There’s been an increase in homeless women and family households. “It’s hard to find shelters for women,” says Hardy. “CCC has a program that allows women to keep their children and not give them up during substance abuse treatment. It also operates housing for families in recovery but still, more is needed.”

A wider definition of homelessness includes the “precariously housed,” explains Hardy. “These are folks who suffer from generational poverty, and don’t have their own place for a long period of time. They may be doubling up, and staying with family and friends—that’s especially common in the Latino community—as well as on the streets or in shelters.”

“So many of our clients are high emergency department utilizers,” says Hardy. “We work with area hospitals to coordinate care for clients.” Programs serve to provide respite or short-term residential care for patients after hospital discharge.

“As nurses, we have the power to do a lot for underserved populations,” Hardy says. “Keep yourself from making judgments, because these clients have had really challenging lives. It’s an opportunity to provide good quality care for people who haven’t received it in the past. Like you and me, they’re just trying to get through the day.”

Nurse Pioneers Homeless Care Programs

Dorothy L. Powell, RN, EdD, FAAN, Associate Dean of the Office of Global and Community Health Initiatives in the School of Nursing at Duke University

Dr. Dorothy Powell first became involved with caring for the homeless in Washington, DC, in the early 80’s at leading advocate Mitch Snyder’s shelter, which was then the largest in the United States. Soon after, she led the development of a health care unit at the 2nd & D Street Shelter, another large facility. “Nurses provided respite care 24/7/12, and we collaborated with persons in the homeless community,” she says.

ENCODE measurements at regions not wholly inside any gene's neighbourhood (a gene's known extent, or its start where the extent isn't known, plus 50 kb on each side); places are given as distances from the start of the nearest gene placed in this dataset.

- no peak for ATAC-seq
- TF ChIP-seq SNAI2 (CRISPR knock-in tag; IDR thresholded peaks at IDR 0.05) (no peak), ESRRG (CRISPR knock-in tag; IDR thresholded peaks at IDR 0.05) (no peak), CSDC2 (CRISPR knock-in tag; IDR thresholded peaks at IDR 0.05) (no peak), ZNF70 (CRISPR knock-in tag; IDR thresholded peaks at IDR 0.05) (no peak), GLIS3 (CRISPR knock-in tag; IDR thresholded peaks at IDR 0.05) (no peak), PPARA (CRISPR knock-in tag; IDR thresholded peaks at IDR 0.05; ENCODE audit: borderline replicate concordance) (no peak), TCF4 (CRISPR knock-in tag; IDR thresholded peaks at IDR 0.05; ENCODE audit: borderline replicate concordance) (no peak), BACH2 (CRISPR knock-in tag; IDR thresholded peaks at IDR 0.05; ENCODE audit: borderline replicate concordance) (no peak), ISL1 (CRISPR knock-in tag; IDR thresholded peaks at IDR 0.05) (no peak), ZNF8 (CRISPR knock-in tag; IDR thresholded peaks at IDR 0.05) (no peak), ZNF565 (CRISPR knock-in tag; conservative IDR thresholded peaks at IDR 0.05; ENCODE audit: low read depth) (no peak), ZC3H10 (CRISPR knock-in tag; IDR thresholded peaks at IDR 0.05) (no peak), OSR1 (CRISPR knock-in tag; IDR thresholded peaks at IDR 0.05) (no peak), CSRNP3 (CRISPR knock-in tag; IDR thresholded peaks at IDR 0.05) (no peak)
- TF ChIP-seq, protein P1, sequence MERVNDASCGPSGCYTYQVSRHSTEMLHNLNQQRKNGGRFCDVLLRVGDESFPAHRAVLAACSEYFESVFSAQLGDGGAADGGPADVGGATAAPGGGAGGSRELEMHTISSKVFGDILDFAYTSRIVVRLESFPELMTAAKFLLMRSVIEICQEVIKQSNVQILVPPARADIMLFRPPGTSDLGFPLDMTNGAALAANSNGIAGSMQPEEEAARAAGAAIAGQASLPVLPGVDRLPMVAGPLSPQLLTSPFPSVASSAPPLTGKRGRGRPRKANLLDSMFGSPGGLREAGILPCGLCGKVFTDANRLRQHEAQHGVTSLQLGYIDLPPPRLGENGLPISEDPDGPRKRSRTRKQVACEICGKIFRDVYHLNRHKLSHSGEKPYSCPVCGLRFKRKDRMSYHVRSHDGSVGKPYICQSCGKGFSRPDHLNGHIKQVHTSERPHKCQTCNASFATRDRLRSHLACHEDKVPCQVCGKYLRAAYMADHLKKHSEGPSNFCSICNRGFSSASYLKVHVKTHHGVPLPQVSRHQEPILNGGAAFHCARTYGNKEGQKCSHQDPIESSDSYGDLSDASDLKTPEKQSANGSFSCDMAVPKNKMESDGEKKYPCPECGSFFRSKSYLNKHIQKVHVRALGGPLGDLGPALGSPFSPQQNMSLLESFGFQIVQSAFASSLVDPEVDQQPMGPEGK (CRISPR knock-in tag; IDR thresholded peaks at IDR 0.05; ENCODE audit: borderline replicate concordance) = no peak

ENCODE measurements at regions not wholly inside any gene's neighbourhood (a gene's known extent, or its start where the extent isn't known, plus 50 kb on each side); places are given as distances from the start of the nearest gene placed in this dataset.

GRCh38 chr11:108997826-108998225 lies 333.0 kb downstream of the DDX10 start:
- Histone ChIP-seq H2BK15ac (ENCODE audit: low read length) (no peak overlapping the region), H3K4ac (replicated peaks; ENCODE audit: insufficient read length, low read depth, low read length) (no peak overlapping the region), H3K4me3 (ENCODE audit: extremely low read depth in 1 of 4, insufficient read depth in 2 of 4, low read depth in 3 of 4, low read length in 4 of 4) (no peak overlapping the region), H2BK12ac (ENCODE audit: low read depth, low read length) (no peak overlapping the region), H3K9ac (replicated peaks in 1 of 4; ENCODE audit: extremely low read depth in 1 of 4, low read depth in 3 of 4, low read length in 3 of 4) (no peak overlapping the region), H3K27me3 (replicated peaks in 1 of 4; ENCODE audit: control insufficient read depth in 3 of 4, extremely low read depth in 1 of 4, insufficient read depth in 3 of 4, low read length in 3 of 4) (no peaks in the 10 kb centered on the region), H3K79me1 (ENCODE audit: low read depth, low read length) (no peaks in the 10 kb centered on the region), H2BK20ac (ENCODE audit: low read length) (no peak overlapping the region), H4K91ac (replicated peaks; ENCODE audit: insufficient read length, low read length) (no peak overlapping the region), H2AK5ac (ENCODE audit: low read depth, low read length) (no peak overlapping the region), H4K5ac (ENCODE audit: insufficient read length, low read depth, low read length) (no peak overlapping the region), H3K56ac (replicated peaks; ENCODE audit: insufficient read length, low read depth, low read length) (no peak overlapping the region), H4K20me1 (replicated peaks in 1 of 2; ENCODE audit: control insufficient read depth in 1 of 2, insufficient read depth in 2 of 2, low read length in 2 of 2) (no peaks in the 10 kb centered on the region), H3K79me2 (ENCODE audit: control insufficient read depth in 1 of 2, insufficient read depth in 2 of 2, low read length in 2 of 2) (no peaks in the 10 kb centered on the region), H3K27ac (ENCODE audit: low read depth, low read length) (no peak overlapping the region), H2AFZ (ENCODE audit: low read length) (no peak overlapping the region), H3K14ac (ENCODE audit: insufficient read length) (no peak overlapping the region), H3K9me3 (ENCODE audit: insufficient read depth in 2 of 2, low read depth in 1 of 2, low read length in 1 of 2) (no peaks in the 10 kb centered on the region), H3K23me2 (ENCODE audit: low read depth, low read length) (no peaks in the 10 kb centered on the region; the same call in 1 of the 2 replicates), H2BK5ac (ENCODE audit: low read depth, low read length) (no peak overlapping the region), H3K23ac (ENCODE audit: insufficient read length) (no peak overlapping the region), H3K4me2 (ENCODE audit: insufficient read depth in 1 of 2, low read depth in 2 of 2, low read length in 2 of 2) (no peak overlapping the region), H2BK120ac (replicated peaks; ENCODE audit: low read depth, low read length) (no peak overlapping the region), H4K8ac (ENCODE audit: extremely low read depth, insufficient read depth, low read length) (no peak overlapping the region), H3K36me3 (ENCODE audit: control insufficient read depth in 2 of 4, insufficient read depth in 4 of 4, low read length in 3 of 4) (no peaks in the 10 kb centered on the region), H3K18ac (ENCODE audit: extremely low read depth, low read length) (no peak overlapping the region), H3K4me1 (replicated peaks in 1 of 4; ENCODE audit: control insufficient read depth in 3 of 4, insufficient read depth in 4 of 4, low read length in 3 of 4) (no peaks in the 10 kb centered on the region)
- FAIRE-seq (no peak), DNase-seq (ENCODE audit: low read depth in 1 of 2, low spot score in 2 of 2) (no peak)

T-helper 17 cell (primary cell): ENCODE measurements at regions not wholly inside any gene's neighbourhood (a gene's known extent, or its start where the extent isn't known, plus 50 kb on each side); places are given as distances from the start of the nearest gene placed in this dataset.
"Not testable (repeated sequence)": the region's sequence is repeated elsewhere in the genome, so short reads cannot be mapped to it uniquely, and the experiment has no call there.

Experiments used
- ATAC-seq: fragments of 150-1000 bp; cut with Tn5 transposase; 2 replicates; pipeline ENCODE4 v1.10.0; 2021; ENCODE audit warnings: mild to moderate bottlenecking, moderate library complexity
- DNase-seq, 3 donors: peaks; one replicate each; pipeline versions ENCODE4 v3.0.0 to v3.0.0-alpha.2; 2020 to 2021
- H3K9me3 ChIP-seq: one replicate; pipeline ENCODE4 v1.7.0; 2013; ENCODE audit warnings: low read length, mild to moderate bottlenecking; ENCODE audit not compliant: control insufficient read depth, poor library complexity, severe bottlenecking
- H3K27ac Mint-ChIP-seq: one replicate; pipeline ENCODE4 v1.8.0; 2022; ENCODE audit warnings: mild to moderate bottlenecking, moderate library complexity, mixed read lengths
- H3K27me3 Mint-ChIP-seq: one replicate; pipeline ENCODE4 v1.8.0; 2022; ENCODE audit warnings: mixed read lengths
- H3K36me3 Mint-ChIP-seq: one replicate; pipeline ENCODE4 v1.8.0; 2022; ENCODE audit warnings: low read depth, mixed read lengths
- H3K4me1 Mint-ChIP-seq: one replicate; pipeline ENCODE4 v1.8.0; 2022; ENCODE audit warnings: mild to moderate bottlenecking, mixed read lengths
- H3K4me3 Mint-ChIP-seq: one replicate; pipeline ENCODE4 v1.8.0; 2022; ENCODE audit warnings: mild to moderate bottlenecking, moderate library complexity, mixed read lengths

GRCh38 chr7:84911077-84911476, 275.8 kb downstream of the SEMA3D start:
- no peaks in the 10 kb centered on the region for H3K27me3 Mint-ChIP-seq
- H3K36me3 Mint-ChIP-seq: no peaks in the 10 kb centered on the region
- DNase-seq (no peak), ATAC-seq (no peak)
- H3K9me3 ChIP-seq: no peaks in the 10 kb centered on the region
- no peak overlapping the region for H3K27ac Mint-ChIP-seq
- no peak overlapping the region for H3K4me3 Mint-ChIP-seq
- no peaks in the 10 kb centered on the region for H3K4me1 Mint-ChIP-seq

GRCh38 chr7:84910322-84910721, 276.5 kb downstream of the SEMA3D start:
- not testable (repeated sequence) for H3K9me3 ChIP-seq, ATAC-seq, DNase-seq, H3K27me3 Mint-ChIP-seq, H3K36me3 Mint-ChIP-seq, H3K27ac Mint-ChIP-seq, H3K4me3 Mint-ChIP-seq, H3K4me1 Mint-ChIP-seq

Powell empowered homeless individuals through a nationally lauded program, Nursing Careers for Homeless People, in the early 1990’s. “We identified homeless people who would benefit from being nursing assistants, and we prepared them to work along with other staff people,” she says.

Participants set an ambitious goal: Prepare for a better job so as to move from a shelter to transitional housing. Nearly 90 individuals achieved that target.

“We had many success stories. Over 75% finished the three-month Pre-Admissions Readiness Program, passed the nursing assistant exam, and got jobs. A third went on to more education at the collegiate level, usually in nursing. Some became RNs, some finished at the top of their nursing class—one even went into a master’s program,” she adds.

At Duke University, she developed a community service program called Raising Health, Raising Hope. “The message is that despite your vulnerability and homelessness, if the status of one’s health can be improved, it can give hope to move forward with other aspects of their lives,” explains Powell.